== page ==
Welcome to Panfish on the Fly.
A website dedicated to fly fishing for bluegill and other species of panfish. On this site we share our favorite panfish and bluegill fly patterns and fly fishing techniques. We have recently expanded the site to include fly patterns and fly fishing techniques for largemouth bass, smallmouth bass, carp, shad and members of the pike family. Come in and take a look around!
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Have you ever wondered if the fish you are casting to can see you? A good friend of mine Wendell Ozefovich produced a video some years back that will answer that question for you.
This fly could not be any simpler to tie, and the material list could not be shorter. It consists of one feather and of course some tying thread. The tail, body, and hackle all come from a single feather from the body or rump of a pheasant.
The pheasant tail nymph is a classic nymph pattern. Tied with its traditional materials of natural pheasant tail fibers and peacock herl it is a fish catching wonder. The color scheme of the natural materials does an excellent job imitating many mayfly nymphs. A pheasant tail nymph is a killer nymph pattern for panfish. You may ask the question “If this pattern works so well why mess with it?”
I first crossed paths with this fly after reading my copy of Flies for Bass and Panfish by Dick Stewart and Farrow Allen. It checked all the boxes for me on what makes an effective bluegill fly.
If you are a regular reader of this blog you know by now, that simple is not a common theme around here. As a fly fisherman that loves fly tying almost as much as the fishing, I tend to get a bit carried away at times. However, every once and a while I like to get back to the basics.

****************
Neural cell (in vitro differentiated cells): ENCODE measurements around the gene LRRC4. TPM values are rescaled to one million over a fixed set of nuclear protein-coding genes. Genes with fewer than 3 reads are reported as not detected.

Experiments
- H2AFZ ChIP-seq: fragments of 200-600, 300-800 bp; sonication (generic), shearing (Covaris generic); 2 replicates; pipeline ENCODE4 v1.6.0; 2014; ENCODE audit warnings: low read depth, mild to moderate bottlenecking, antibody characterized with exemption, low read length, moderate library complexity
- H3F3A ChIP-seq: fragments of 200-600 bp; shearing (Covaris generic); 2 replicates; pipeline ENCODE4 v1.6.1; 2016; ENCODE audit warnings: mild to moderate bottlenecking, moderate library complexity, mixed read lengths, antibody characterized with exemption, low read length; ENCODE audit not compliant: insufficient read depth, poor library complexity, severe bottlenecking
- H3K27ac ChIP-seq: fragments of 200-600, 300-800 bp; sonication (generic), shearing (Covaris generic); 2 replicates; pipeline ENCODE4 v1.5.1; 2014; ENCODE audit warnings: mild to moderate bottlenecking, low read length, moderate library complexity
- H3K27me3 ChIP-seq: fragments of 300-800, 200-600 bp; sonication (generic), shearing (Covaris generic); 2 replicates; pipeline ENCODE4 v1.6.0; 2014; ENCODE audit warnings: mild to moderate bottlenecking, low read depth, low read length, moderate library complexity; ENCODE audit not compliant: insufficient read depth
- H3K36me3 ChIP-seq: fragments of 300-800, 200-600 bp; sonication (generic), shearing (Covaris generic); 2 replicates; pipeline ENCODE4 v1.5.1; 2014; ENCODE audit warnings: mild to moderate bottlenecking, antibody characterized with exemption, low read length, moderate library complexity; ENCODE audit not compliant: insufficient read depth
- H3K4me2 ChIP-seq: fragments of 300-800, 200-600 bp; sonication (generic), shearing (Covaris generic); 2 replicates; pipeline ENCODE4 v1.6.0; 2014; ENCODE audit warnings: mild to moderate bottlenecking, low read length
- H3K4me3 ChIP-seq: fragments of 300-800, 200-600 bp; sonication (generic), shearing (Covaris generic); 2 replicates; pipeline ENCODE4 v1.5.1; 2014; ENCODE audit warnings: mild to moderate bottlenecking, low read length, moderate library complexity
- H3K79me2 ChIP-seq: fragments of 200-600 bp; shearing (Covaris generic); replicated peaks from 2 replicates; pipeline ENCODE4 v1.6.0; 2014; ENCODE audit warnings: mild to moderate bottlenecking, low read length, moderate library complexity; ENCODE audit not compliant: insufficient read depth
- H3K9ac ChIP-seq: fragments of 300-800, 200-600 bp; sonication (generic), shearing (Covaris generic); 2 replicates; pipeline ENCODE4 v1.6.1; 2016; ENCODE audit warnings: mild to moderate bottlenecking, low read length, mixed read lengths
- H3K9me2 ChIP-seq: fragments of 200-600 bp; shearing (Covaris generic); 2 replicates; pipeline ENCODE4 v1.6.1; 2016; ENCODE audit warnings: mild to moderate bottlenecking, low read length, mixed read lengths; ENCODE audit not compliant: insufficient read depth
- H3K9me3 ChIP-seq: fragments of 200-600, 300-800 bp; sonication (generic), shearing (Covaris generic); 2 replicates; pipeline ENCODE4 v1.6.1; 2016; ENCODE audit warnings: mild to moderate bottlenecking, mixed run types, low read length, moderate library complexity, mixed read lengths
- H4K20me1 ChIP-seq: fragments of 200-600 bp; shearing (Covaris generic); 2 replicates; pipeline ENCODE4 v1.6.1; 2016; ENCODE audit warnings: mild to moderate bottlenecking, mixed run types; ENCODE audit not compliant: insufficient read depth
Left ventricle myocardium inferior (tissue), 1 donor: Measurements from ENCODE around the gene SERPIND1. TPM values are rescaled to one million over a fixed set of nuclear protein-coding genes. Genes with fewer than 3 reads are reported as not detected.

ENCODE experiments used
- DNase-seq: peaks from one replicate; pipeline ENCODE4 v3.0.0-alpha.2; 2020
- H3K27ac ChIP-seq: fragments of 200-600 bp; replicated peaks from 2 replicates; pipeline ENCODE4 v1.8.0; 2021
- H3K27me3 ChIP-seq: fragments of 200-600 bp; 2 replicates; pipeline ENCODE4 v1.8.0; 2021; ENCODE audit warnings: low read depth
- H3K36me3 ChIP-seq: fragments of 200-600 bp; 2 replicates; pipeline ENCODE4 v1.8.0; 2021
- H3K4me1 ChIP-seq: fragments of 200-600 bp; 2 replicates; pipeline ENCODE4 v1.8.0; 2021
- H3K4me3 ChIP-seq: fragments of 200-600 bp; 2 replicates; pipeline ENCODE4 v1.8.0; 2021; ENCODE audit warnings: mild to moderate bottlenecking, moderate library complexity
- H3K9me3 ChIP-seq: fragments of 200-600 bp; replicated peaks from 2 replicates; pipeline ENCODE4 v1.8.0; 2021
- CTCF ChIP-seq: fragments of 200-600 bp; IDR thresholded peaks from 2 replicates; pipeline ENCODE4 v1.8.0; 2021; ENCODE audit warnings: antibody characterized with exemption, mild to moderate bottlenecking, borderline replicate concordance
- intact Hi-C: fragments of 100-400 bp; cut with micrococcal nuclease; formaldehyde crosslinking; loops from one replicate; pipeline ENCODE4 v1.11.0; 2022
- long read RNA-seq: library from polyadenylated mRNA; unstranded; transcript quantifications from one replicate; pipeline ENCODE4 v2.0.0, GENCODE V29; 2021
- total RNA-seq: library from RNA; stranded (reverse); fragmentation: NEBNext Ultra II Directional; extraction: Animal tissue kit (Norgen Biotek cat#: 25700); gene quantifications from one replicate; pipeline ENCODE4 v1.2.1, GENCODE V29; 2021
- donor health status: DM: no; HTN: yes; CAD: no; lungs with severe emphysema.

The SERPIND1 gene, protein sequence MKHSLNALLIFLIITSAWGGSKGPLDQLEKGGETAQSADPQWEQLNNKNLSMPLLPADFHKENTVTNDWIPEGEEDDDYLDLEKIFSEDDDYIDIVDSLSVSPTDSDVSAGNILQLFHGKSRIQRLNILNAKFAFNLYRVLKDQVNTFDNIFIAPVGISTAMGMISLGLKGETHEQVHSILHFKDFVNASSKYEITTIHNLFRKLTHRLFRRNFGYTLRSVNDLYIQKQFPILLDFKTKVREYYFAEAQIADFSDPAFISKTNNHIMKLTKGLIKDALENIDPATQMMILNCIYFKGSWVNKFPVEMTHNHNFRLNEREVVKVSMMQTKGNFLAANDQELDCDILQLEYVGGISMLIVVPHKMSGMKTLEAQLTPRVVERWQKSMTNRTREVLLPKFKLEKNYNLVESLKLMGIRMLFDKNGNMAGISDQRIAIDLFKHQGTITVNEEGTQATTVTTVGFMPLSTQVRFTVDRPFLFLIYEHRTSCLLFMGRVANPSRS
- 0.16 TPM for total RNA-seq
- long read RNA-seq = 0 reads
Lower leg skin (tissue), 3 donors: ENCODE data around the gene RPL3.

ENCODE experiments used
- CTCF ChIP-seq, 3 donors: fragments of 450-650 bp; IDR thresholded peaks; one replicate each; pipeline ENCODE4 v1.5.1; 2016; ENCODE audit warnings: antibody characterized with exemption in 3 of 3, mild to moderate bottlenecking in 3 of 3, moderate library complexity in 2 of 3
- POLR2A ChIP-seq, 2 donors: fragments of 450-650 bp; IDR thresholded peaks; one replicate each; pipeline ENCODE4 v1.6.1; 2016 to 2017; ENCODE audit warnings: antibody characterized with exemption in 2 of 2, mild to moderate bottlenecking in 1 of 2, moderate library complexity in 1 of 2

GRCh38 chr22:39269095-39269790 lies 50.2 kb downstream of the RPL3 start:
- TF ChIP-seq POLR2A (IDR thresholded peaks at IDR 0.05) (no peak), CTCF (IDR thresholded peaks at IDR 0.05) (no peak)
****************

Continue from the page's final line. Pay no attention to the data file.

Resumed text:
I was working a heavily wooded shoreline of a local pond late one afternoon when I observed a little commotion on the water. A bright green object around two inches long was fluttering about on the surface.
The Stayner Ducktail is a streamer pattern that has been knocking around in my fly boxes for a long time. It has caught more than its share of trout and landlocked salmon for me over the years and like all successful flies it eventually migrated into my warm water boxes. However, this one did not find its way there by accident.
As I held the fly in my hand, I could see that it was probably an early attempt at some sort of terrestrial pattern, possibly a cricket, by the fly tier who donated the materials. The fly was crudely tied with heavy sewing thread. It had a preformed foam spider body and knotted rubber legs tied in all helter-skelter. The knotted legs are what makes me believe it was meant to imitate a cricket.
I was recently a guest blogger for The Flymen Fishing Company. I wrote on the subject of setting up an ideal space for your fly tying. If you are not familiar with The Flymen Fishing Company they produce a number fly tying products that you have probably heard of.